The advertisements on television and in magazines make stool based colorectal cancer screening sound like the greatest thing since sliced bread. And the more you think about it, the better it sounds, especially since you’ve been dreading a colonoscopy ever since you turned the big 5-0 (happy birthday to you!). The ads promise a simple stool test in the privacy of your own home, sent in the mail, and a report in no time. If it’s negative, you’re in the clear and don’t have to worry about colon cancer. If it’s positive, you go to your doctor for the next step. It’s easy, it’s painless, you don’t have to take a day off work, you don’t have to get a ride to and from your colonoscopy procedure, and you don’t have to worry. Right?
As with everything health-related, there are pros and cons to every decision. The advertising has told you all the pros. Let’s talk a little about potential cons.
Stool based colorectal screening isn’t the best choice for everyone.
In particular, if you have a family history of colon cancer, a personal history of colon polyps, or any digestive symptoms, a stool card is NOT the right test for you. This is because you are considered in a higher than average risk category, and a colonoscopy is needed both as prevention and for helping diagnose the cause of any symptoms you’re experiencing. If you have any doubt about the best choice for screening, talk with your doctor. Be honest about any symptoms you’re having, such as difficulty passing stool, blood in your stool, abdominal pain, or changes in your bowel habits. Your doctor will give you individualized advice about the next step in your care.
There’s the possibility of false positives and false negatives.
A false positive is when the test is positive but in reality, you don’t have colon cancer or a colon polyp. A false negative is when the test is negative, but you really do have colon cancer or a colon polyp. Of the two, a false negative is more likely to be a problem for your health, as it provides a false sense of security. A false positive, on the other hand, is more likely to be a problem for your wallet, as further more invasive testing will then be required (though it could be a problem for your health if you experience complications from further testing).
A recent study looked at factors contributing to false positive and false negative rates for patients using a stool card (FIT) as their method of colorectal cancer screening. Of note, males, people with high blood pressure, people with high blood sugar, people who were former smokers, and people with a family history of colon cancer were more likely to receive false negative results with stool card-based testing. If you fall into one of these categories, you and your doctor should carefully discuss the best choice for you.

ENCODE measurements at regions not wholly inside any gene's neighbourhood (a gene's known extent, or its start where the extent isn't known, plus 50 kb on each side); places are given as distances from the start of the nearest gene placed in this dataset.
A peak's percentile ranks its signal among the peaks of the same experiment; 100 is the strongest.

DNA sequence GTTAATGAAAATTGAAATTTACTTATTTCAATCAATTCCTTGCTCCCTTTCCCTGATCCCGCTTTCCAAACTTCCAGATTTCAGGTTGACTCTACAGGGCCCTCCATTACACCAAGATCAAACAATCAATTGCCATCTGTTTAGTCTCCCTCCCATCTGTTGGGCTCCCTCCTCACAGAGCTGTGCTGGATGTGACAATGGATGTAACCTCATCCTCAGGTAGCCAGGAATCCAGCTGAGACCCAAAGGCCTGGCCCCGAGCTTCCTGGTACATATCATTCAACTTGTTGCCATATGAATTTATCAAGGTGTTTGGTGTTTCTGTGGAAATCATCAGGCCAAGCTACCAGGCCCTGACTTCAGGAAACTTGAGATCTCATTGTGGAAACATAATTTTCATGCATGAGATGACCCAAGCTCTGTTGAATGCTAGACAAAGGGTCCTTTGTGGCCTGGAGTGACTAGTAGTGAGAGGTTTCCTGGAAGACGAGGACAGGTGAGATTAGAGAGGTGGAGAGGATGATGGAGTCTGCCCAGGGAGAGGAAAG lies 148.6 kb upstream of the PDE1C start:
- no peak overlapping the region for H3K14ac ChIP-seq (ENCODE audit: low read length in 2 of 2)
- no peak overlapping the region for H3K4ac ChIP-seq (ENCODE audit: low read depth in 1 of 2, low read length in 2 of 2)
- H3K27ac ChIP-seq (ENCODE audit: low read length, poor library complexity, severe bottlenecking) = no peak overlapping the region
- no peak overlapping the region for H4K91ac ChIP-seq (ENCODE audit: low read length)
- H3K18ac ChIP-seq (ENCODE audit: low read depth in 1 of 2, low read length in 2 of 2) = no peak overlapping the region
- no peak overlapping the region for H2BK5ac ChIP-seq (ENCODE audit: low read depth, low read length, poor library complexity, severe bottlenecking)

Statistically, people who use the Cologuard form of stool testing are more likely to have false positive results than if you use the FIT form of stool testing.
Your insurance may not cover the cost of a colonoscopy if your stool card comes back positive.
Remember, each insurance plan is different and you will need to check with your particular company to determine your individual benefits. As a general rule, most insurance companies will cover the cost of a screening colonoscopy. This is defined as a colonoscopy undertaken purely to screen for colon cancer if you aren’t experiencing any symptoms, do not have a family history of colon cancer, AND do not have a personal history of colon cancer or colon polyps. If you are having a colonoscopy for any of those reasons (symptoms, family history, personal history), your colonoscopy is billed as a diagnostic colonoscopy; that’s when your particular insurance benefits come into play regarding your out of pocket cost for the procedure.
If you have a positive stool card, a colonoscopy is the most commonly recommended next step in your care. Because of the positive stool card, this will be billed as a diagnostic colonoscopy to your insurance company, as you will be considered to have a symptom (microscopic blood loss and/or DNA from polyps or cancer as indicated by the positive stool card). This means you may have to pay more out of pocket for your colonoscopy (again, based on your individual insurance coverage) than if you had gone in for a purely screening colonoscopy in the first place.
A colonoscopy is proactive. A stool card is reactive.
A colonoscopy is considered the gold standard for prevention of colon cancer because precancerous polyps can be removed during the procedure. This means potential cancer is stopped before it has the opportunity to develop into full blown cancer. Many people who have polyps removed during a colonoscopy have no family or personal history of colon cancer or colon polyps, and have no symptoms. Thus, a colonoscopy is being very proactive with your health. Another way of looking at it is a colonoscopy is the best possible prevention for colon cancer.
A stool card is reactive rather than proactive. This is because it only becomes positive when there is a problem already present. You then need a colonoscopy to find what that problem is.
We hope this information is helpful to you as a patient as you and your healthcare providers work together to make the best decisions for your health.